Gosford ParkGosford Park is another one that we’ve been sitting on for too long. I wouldn’t recommend it unreservedly – I know too many folks that would never enjoy an ensemble English social commentary/comedy/murder mystery – but the Snook and I thought it was pretty good. At first the confusion of characters and plot lines was overwhelming and we spent a lot of time going, “Now which one was Lord Stockbridge?” and “Whose allowance is getting cut off?” But after a while you get the basic outline and things become clearer. We laughed at Ryan Phillipe’s ridiculous Scottish accent but were later forced to mentally apologize. (Sorry, Ryan.) The Snook and I confessed to a mutual and irrational hatred for Kristin Scott Thomas. Bob Balaban, as ever, was hilarious. Once the murder was committed, we had a lot of fun suggesting theories and motives. Neither of us were right in the end (but that’s only because you discount the real killer because of their apparent lack of motive). Oh, and if you’re a fan of Jeremy Northam at all, you must rent this film. He plays an English movie star and there are several lovely passages in the film when he plays the piano and sings. “Please God,” I thought to myself, “let that be Mr. Knightley’s real voice.” It was. Beeeeyoootiful.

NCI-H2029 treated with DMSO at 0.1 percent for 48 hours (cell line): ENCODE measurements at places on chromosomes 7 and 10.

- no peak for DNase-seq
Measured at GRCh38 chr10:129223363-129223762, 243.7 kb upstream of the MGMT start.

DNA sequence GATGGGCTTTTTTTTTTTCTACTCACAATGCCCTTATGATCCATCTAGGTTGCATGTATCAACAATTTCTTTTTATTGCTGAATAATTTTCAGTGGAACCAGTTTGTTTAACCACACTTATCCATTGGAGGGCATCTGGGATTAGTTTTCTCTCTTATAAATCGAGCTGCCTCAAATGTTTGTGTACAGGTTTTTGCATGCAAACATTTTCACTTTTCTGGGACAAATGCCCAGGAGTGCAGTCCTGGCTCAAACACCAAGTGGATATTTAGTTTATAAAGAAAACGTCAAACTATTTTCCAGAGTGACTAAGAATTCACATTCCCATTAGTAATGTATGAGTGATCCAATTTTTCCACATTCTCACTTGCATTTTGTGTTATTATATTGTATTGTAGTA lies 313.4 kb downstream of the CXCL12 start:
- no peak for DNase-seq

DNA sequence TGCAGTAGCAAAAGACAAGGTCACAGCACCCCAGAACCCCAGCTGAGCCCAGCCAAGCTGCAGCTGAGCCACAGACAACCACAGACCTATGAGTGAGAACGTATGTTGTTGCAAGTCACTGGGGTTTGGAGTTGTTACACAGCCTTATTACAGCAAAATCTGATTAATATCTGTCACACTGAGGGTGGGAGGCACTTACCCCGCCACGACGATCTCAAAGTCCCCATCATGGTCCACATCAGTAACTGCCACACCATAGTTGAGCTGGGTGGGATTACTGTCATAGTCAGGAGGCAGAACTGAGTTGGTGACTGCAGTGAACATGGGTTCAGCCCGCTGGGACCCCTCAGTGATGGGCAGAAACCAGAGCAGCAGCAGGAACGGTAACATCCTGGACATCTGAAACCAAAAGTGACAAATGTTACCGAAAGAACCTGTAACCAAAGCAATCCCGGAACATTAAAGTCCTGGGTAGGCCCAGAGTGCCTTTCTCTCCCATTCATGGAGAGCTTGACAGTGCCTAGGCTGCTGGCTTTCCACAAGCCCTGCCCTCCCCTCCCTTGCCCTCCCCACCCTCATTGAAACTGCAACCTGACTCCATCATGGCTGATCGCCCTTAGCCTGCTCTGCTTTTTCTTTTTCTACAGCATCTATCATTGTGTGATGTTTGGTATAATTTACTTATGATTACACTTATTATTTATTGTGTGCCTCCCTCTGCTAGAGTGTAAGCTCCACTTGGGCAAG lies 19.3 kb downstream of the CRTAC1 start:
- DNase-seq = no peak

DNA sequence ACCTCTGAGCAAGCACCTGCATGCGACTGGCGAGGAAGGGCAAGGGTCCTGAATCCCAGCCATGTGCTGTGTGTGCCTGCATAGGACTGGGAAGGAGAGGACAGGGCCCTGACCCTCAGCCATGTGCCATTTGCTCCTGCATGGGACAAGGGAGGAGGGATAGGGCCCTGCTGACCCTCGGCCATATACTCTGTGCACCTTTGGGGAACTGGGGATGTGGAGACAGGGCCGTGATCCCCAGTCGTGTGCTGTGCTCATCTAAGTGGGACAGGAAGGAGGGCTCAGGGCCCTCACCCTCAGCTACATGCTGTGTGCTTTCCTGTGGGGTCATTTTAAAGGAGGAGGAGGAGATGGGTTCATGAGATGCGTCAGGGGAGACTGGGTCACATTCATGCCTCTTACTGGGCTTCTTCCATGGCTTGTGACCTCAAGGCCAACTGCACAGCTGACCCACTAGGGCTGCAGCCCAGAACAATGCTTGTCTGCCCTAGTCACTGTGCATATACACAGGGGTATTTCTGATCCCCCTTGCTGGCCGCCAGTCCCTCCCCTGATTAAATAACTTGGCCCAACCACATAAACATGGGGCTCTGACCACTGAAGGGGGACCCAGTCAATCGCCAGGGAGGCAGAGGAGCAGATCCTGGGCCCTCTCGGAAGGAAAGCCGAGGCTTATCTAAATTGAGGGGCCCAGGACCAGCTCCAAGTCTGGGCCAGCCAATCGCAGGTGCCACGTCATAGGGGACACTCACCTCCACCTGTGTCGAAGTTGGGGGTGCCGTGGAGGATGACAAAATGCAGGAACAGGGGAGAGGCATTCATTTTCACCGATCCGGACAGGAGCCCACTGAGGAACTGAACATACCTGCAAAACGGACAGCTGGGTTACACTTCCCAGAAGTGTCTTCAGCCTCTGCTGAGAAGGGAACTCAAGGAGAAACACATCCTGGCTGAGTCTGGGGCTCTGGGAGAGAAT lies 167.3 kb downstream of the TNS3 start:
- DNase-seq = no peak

Return of the KingAnd at last we come to it… The Return of the King. First, the good. (And now you’re getting ready to yell at me because if there’s “the good”, then there has to be “the bad”, right? I’m donning my flameproof vest as we speak.) The battle scenes were excellent. I was literally squirming in my seat. The CG characters just had a sense of weight that I never felt in the recent Star Wars movies. The big lumbering creatures actually looked real, and when they hit people you felt it. Sean Astin was wonderful and he deserves to be recognized. The Charge of the Rohirrim was just… awe-inspiring. I gasped in amazement. Okay, and now “the bad.” See, I just didn’t get into it. I didn’t cry (though I got a little moist when Theoden died) and I never really managed to suspend my disbelief. The things that I liked were all technical, but it never engaged my soul. In all honestly this is a problem I have with the book too. Maybe it’s a girl thing. I dunno. I was just never able to work up any real concern over the characters on the screen other than Theoden and Sam (and to be honest, I might not have identified as much with Sam if I didn’t already have such strong character associations with Sean Astin). I was looking forward to Eowyn’s big triumph over the Witch King, but it ended up a little too overly dramatic and “Conan the Barbarian” to be totally satisfying. I was totally bored by Denethor’s stupid dysfunctional family. And what’s up with cutting the whole Eowyn/Faramir relationship? They both disappear til the end. It’s a completely poor resolution to the whole love triangle setup from the second film. (I know, I know. “Wait for the extended edition.” But if that’s the case, then I’m even more annoyed because the Eowyn bits we saw in the film are obviously only there to appease the feminist critics. There’s no interest in resolving her storyline; just a grrrl power moment so they can put a female action figure in the Happy Meals.) Eh, even that rant makes me sound more involved than I actually was. I just kept wishing that Viggo would wash his hair and wondering why Arwen’s decision to become mortal resulted in her lipcolor fading and wishing that there were more Legolas close-ups and congratulating myself on lasting through yet another battle without needing to pee. I never got past that. Even now, writing about these four films, the one that lingers with me the most is Spirited Away. Maybe that says more about me than it does about the films…